How to craft a persuasive sales presentation

English: 9 of hearts.
English: 9 of hearts. (Photo credit: Wikipedia)

The most persuasive sales argument is the one that is already in the mind or heart of your prospective customer.

Remember that when you’re selling your new product or service that you’ve developed from idea to reality, you may find yourself in selling situations in a car park, showroom floor, boardroom or even restaurant. In these dynamic environments selling is oral and needs to be clear, fast and real. There is no time for flipping through flashcards or checking your cellphone. It’s all got to be in your head.

Sales trainers will show you how to find persuasion sales argument by anticipating 20 objections, using syllogisms and enthymemes and the four-stroke method but although these are interesting as someone new to selling its best to follow the simple methods.

A sales argument is a strange term to use when selling to customers. We all know that the worst mistake to make is to “argue” with prospective customers. What is meant by this term is making a convincing case or reasons why a prospect would want to buy.

Let’s get back to basic human emotions and psychology. The reasons we have for buying anything are personal. We believe we need, want or desire something and we come up with strong internal reasons for handing over our hard-earned money in exchange for a product or service. After we have bought, we justify our purchase with further reasons why we have bought – especially external reasons we can use to tell our spouse, family, friends and perhaps colleagues.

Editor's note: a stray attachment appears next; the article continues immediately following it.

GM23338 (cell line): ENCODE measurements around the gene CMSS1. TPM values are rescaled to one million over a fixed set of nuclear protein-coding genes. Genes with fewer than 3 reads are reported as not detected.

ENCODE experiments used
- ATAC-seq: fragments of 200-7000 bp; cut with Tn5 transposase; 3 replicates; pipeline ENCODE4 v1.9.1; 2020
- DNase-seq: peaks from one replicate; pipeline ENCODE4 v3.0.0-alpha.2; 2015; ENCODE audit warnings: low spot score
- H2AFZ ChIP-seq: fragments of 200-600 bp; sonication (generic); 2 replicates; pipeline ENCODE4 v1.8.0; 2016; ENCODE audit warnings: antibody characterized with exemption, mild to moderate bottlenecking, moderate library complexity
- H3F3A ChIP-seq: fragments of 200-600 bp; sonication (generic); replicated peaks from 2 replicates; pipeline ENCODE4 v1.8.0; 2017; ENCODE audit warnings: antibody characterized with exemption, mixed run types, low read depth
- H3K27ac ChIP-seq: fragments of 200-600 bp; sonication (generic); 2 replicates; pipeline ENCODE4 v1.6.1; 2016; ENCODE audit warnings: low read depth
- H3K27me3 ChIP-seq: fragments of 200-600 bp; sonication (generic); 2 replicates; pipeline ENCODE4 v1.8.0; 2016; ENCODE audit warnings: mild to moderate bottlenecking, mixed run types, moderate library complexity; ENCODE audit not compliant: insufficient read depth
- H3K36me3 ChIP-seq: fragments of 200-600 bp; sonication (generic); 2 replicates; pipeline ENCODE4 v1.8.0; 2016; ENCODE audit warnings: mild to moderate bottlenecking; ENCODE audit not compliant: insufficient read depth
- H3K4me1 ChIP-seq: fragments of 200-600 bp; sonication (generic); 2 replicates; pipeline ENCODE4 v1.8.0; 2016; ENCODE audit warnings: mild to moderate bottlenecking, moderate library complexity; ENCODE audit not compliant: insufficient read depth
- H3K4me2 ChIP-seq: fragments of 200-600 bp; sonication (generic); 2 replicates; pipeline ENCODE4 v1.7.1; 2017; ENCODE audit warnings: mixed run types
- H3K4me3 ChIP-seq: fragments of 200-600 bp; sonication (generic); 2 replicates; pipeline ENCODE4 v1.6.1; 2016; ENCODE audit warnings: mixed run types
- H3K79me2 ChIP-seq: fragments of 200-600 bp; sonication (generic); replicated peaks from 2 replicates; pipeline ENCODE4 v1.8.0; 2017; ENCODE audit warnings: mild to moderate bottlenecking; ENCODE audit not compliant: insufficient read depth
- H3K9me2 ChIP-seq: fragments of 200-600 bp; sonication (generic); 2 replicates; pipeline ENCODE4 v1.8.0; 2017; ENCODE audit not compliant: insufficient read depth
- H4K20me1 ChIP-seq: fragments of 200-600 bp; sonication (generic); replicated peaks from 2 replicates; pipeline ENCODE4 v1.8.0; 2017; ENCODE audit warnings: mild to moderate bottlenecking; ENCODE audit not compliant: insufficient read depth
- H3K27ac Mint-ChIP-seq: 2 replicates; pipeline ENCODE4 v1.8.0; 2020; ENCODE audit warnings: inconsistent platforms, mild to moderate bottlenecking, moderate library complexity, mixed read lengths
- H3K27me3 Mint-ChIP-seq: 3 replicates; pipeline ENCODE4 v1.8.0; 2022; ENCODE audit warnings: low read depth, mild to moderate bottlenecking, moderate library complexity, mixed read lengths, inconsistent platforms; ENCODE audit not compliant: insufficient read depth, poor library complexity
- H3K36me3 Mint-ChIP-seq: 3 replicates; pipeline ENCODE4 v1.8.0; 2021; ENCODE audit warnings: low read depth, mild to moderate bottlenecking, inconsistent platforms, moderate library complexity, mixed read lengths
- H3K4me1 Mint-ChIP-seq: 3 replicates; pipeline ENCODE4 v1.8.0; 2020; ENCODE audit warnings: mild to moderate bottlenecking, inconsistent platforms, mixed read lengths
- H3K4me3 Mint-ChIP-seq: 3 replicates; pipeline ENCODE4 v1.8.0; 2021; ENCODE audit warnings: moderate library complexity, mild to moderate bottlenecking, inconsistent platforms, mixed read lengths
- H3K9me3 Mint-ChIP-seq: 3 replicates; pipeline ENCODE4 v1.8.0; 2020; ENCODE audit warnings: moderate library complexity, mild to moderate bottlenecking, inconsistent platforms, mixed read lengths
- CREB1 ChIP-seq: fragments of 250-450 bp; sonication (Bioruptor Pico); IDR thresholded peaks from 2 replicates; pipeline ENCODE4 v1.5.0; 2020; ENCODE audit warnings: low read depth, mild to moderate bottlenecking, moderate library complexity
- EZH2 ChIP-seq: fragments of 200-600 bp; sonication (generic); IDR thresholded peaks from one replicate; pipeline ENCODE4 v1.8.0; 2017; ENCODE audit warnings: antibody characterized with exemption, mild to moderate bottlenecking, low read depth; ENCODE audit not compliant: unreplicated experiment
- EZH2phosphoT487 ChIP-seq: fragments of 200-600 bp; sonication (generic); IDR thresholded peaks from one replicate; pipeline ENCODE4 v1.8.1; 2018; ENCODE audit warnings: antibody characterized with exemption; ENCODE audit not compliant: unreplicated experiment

This is not to say that as a seller of your new product or service you shouldn’t come up with FABs (features and benefits) that you could mention to your prospect. You may have reasoned that the prospective customer could add to her personal arguments to buy.

You may have, for example, 18 “sales arguments” for flame retardant Trevira CS fabrics – an actual example I saw recently. Pity that all 18 were features with no accompanying benefits but it’s a useful list to make my point. Now, say you try to “sell” any of the 18 “sales arguments” and not one appeals to the prospective customer. What do you do?

Remember to ask questions that uncover the motive that the prospective customer already has for being interested in your product. By asking the prospect what she’s looking for or wants, you will peel away the layers of the onion and find the main buying motive. You won’t find the deep sneaky reasons people sometimes have for buying but that’s okay. You’re only looking for the main ones. Then you can show your customer how your product will meet her need.

The secret to “sales arguments” is so simple that it’s often elusive. I learnt it from an old-school encyclopaedia and insurance salesperson Eugene Wetton. He had, in turn, learned it from sales master J Douglas Edwards. He would explain it by taking a pack of playing cards (54 reasons) and ask alternative choice questions until he found the prospect’s favourite playing card. It works every time.

Every customer has their own deck of cards. You never know which card is the favourite (her reason for wanting to buy) unless you ask questions.

 

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